September 30, 2011

The Fairy Godmother's Trial, By Judy DaPolito

Editor's Note: Judy DaPolito writes fiction for children and adults and reviews children's books for  She's also on the board of the Antioch Writers' Workshop and a member of a writing group that's lasted for twenty years.

stepped onto the white-railed platform at the front of the pavilion and turned to face the chief fairy godmother.  Azalea sat at a table draped in creamy silk and bordered with purple orchids. Her usual friendly smile had disappeared.

“Abra,” she began, “you are accused of making a laughing-stock of fairy godmothers everywhere.”

I lowered my eyes, but I couldn’t shut out her voice. 

“You made Cinderella’s coach from a pumpkin.”  At her words, the clatter of teacups in the audience receded.

“You made her horses from mice and her footmen from lizards.”  Subdued whispers began to rise.

“Then you stooped so low as to make her coachman from a rat.”  When Azalea stressed that last word, the clatter of teacups began again and louder whispers skittered from godmother to godmother.

But they worked, I thought.  Her coach was magnificent.

“Worst of all,” Azalea continued, “you let the whole spell dissolve at midnight, ensuring its being gossiped about all through fairyland.”

And that was why I was here.  All that laughter was about to get me banished.

I stood straight and lifted my chin, pressing my hands against the sides of my gown to hide their trembling.  I knew what she would ask.  And I knew what I would have to answer.

“Do you deny having done these things, Abra?”

“No,” I said, trying to keep my voice steady.  “I cannot deny it.”  I literally dared not.  Azalea had cast a spell over the pavilion that would turn any liar’s skin purple as the orchids for a month.

I looked out at the hundred faces before me.  Sunlight streamed through the trees above and glittered off gold and silver wands.  My whole future was at stake, and there they sat in their white wicker chairs, sipping tea and nibbling on frosted cakes.  Only my mother, seated at the back of the crowd, looked as worried as I felt.

Azalea raised her wand and Regula, the examiner, rose from her seat.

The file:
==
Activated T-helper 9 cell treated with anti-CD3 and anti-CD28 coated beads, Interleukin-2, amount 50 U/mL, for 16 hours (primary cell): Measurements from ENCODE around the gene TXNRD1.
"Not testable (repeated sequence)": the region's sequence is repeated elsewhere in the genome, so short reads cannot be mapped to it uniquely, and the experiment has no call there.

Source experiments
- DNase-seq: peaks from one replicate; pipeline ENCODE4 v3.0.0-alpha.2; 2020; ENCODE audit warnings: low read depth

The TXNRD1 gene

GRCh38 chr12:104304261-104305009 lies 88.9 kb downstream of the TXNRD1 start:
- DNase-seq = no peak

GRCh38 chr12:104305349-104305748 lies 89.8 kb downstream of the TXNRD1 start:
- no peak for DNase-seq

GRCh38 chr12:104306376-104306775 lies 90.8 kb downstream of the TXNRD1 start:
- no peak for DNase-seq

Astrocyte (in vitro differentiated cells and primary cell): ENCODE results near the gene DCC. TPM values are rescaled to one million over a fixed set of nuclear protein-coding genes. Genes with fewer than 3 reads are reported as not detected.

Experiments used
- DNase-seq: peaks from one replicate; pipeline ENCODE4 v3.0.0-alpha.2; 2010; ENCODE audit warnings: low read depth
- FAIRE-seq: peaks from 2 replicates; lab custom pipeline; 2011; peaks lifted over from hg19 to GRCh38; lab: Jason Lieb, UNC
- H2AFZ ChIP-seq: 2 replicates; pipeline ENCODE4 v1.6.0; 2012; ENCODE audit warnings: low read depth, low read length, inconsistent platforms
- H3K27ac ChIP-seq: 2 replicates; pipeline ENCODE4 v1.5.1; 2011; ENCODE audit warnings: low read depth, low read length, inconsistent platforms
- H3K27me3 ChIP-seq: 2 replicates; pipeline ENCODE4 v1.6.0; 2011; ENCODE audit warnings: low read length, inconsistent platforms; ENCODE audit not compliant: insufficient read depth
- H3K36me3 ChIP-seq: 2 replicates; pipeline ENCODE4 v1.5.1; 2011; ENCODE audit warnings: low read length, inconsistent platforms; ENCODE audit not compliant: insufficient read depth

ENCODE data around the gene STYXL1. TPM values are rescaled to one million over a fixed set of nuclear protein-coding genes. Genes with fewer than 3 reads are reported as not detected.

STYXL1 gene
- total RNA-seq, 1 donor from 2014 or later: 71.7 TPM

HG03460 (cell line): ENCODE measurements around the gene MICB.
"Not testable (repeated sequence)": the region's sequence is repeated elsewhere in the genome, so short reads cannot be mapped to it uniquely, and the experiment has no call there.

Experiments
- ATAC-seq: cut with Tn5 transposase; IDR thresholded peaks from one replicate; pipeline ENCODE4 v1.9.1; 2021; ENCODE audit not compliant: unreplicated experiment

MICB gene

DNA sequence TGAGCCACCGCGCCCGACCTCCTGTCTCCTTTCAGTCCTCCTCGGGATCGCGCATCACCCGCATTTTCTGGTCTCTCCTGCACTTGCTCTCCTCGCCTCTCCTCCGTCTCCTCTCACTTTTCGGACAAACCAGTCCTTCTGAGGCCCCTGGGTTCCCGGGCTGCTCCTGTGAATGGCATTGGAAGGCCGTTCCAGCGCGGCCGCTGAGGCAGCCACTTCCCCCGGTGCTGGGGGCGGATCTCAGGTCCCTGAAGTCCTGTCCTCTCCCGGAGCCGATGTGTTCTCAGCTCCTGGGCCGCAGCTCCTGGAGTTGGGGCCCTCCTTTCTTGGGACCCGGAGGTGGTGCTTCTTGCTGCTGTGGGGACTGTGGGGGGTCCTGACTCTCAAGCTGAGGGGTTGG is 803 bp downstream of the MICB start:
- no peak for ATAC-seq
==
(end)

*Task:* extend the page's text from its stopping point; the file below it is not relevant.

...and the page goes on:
She came forward to stand directly in front of me.  “Abra,” she said in the unyielding voice I knew only too well from my schooldays, “three of your fellow godmothers will tell us what they know of your past behavior.  Then, before Azalea and I determine your punishment, you may speak briefly in your own defense.”

I looked at the godmothers in the closest chairs.  The three Regula would call on would surely be among them.  Some had been my teachers.  Two or three had been fellow students.  Some were friends and some were not.  I tried to smile at them all, but the curve of my lips felt as counterfeit as it truly was.

Marigold came forward first, her yellow gown brushing against the white floor.  I gave a real smile this time.  She had been one of my favorite teachers.

“Marigold,” Regula said, “please tell us what Abra was like as a student.”

“She was always polite,” she said.  “She got along well with the others as far as I could see.  And she made very insightful comments in class.”  She smiled kindly at me and started to return to her seat.

I could have hugged her.  "Insightful comments" had to count for something.  But of course Regula called her back.

“She had no faults?”

“I’m afraid her assignments were often late or unfinished.  And she did appear to daydream quite a bit.”

I hated knowing I’d disappointed her.  But I wasn’t exactly daydreaming.  I was making up stories that I’d write down as soon as I got back to my room.

“And in the lab?”

“Abra was very good in the lab when she had studied the spells she needed to perform.”

“Had she always studied them?”

Marigold sighed. “No.  She was often unprepared.”

She was right, of course.  The textbooks didn’t usually interest me.  I was in trouble.  I could see it in my mother’s face.

“Thank you,” Regula said.  “Zephyr, come forward, please.”

I relaxed a little. Zephyr was one of my dearest friends.

“What were Abra’s strengths as a student?” Regula began.

“She had a wonderful imagination.  She wrote papers that made me see everything around me with new eyes.  And she was completely loyal and kind to her friends.”

“Loyalty and kindness are laudatory traits,” Regula said.

But.  I could hear the word coming before she spoke it.

“But I also want to hear about her weaknesses.”

“I guess she was distracted sometimes.  She didn’t always read her assignments if she was spinning a tale.”  She clasped her hands against her silvery gown and took a deep breath.  “She cared more for tale-spinning than casting spells.”

She wouldn’t look at me, just turned and hurried back to her chair.  I wanted to tell her it was all right, that it was my own fault the evidence was going against me.  But I wasn’t permitted to speak yet.  Regula would have silenced me in a heartbeat.

And she had cleverly saved the worst witness for last.  Bluebell stood in front of me now, a smirk on her face.  I knew I was sunk. 

“What can you tell us about Abra’s time as a student?”